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The global economic crisis is the driver in part of rapid and far-reaching socio-economic and environmental changes in today's society. These changes also affect business activity and encourage companies to adopt sustainability as a business imperative which is closely linked to their ability to generate trust among their stakeholders. Companies are focusing their efforts not only on including sustainability in their business strategy, but also on attempting to introduce it throughout their supply chain.
Gamesa aims to lead this change, gearing the energy model towards a low-carbon, competitive economy, reducing uncertainty surrounding future energy solutions and shoring up renewable energies' credibility. To this end, the company offers technological solutions for the generation of clean, lasting energy which can be produced anywhere.
Gamesa views the challenges arising from these changes in terms of competitive advantages, leveraging its targets and 2013-2015 Business Plan, Corporate Social Responsibility (CSR) strategy and business risk control model.
Gamesa's CSR strategy operates in conjunction with the 2013-2015 Business Plan to make CSR a foundation for boosting the company's perceived value. This strategy and its areas of action are intended to enhance the recognition of a distinctive, unique business and management model which is committed to value creation and sustainable development.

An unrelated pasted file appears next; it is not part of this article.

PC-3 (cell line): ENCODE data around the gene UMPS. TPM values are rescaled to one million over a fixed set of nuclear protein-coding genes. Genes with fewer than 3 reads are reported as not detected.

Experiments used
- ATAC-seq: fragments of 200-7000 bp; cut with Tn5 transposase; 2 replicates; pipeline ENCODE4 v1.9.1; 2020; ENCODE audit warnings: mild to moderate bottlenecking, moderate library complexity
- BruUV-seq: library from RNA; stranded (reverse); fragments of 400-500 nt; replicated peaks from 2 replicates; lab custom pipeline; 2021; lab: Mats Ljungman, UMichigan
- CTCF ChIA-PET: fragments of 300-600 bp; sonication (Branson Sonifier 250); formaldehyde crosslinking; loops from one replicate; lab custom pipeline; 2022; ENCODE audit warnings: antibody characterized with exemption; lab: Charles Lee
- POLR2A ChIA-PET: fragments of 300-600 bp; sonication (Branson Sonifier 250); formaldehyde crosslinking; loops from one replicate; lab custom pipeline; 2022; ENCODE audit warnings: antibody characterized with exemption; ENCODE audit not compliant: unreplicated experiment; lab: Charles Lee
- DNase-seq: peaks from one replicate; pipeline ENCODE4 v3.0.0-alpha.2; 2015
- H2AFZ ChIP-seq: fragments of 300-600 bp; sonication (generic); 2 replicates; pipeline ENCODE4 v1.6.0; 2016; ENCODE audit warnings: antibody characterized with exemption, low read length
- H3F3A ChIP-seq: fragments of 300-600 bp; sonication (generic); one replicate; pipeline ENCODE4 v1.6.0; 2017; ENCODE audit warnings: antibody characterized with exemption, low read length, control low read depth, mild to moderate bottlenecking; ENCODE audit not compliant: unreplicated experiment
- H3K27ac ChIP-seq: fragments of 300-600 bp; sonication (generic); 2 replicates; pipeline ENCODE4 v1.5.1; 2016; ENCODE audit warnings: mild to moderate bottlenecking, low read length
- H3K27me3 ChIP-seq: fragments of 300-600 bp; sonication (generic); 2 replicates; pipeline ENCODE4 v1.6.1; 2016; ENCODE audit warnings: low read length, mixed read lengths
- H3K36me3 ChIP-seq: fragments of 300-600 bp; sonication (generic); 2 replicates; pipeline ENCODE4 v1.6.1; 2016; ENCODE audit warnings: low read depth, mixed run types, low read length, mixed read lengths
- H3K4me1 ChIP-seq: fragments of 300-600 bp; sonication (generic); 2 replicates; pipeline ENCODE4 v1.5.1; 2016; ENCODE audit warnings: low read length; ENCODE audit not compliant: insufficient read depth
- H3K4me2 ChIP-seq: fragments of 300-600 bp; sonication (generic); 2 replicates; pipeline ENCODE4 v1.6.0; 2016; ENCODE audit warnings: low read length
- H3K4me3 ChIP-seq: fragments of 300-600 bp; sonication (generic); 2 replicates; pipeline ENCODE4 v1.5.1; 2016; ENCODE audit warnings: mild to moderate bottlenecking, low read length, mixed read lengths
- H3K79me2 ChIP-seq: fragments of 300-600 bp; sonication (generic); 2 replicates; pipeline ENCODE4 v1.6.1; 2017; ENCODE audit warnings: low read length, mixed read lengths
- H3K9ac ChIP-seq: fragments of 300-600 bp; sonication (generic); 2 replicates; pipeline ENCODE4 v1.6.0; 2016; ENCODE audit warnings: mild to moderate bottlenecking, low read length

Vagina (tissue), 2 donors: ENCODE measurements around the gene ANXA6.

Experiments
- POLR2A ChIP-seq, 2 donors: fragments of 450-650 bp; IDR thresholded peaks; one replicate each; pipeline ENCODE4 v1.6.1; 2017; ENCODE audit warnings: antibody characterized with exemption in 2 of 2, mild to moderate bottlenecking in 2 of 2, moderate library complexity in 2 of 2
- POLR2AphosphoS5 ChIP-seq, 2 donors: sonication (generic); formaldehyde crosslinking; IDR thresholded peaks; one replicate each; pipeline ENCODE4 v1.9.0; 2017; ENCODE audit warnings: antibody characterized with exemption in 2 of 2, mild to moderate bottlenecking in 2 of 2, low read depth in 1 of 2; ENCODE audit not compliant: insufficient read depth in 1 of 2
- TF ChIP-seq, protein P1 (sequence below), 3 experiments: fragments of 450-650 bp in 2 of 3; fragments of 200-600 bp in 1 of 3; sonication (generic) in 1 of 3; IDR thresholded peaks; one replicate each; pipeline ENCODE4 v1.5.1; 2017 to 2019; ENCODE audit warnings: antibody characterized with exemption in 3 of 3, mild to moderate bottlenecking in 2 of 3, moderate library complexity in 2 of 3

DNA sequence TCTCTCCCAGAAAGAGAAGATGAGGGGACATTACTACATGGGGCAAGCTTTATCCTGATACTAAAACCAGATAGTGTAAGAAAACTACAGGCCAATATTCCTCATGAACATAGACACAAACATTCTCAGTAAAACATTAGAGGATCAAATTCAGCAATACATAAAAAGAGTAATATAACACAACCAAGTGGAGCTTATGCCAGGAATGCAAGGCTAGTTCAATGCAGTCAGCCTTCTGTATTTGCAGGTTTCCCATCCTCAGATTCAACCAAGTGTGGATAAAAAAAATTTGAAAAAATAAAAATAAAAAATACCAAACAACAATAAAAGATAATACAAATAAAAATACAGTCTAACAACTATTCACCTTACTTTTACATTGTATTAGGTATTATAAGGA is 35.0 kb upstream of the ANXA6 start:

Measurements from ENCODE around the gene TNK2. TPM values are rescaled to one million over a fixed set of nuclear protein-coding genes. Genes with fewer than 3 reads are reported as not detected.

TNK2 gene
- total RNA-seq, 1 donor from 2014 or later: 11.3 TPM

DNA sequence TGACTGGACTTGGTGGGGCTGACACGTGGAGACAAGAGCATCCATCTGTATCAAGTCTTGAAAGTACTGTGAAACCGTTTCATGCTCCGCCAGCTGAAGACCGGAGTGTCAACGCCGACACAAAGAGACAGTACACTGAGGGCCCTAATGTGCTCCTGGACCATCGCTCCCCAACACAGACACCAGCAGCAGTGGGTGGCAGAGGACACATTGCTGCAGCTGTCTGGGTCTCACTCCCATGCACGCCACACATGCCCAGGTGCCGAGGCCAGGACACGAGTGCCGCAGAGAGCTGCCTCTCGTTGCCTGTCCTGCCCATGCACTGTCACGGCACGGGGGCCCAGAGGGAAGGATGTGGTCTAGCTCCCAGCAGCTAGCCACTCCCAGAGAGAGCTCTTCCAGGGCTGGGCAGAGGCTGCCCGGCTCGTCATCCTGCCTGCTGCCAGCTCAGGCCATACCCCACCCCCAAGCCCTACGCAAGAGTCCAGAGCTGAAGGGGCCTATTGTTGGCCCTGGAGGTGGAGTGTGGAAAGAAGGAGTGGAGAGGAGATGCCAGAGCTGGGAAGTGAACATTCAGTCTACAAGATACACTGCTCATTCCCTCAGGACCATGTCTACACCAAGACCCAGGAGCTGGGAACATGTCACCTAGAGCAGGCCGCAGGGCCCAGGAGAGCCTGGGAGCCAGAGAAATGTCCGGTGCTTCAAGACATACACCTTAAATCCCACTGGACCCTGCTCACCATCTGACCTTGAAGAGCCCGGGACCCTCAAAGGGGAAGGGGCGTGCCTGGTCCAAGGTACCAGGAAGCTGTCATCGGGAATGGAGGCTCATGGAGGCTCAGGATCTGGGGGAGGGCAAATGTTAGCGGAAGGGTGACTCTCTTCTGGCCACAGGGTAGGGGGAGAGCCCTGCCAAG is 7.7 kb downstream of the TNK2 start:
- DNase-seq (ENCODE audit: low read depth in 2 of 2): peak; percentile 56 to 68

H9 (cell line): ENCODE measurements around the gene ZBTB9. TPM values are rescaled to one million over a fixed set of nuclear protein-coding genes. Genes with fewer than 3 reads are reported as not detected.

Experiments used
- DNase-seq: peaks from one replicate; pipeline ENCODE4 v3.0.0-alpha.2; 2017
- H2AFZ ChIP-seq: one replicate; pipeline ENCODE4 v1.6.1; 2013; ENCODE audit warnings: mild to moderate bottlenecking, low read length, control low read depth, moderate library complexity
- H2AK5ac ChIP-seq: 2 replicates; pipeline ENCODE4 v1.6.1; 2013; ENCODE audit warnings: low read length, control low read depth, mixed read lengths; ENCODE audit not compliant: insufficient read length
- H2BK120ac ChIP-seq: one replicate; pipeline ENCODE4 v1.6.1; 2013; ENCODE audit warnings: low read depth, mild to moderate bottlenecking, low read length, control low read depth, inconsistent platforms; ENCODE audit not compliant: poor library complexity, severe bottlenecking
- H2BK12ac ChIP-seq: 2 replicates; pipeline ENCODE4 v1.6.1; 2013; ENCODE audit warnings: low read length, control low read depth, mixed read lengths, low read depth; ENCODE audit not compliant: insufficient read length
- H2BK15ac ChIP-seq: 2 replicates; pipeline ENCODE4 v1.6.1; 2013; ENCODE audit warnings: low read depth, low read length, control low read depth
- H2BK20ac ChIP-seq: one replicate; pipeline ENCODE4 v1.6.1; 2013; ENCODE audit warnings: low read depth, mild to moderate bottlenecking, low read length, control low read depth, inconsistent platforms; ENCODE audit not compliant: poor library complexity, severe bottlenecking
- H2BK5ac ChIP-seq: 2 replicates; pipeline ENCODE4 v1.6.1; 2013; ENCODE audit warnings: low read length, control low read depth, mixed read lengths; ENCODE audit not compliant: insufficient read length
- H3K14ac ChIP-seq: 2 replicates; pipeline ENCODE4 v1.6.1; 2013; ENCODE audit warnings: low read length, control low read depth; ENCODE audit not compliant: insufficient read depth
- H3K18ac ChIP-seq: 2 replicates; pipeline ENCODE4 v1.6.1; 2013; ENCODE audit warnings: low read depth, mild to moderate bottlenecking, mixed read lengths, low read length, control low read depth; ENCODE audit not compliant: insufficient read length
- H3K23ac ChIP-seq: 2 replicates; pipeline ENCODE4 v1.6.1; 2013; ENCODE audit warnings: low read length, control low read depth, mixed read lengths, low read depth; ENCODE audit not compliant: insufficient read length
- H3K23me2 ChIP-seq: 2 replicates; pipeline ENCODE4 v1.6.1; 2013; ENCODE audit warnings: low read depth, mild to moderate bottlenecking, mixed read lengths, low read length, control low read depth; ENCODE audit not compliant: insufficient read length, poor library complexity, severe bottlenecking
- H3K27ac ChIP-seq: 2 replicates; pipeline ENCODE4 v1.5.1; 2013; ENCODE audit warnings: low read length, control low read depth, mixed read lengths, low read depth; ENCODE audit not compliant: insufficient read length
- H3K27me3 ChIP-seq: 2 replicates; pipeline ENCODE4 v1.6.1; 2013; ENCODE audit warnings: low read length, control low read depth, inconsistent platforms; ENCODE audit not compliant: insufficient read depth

This strategy is based on three strategic priorities:
Gamesa's policy for control and management of risks and opportunities establishes the foundation and overall context for all elements of risk control and management, providing discipline and structure for the risk management philosophy, risk identification model, evaluation, assessment and control of risks/opportunities, level of accepted risk, communication, reporting and oversight by the Board of Directors, integrity, ethical values, competencies and allocation of responsibilities.
The company has a system for the control and management of risks and opportunities, which considers and groups risks into the following categories:
The methodology applied takes the form of a quarterly updated corporate risk/opportunities map, while financial, fiscal, operating, strategic, legal and other risks specific to key activities, processes, projects, products and services throughout the business are monitored on a monthly and/or quarterly basis (according to whether they are classed as high or moderate risk).
The Audit and Compliance Committee and Internal Audit Department (Business Risk Control) oversee internal control and risk management systems.
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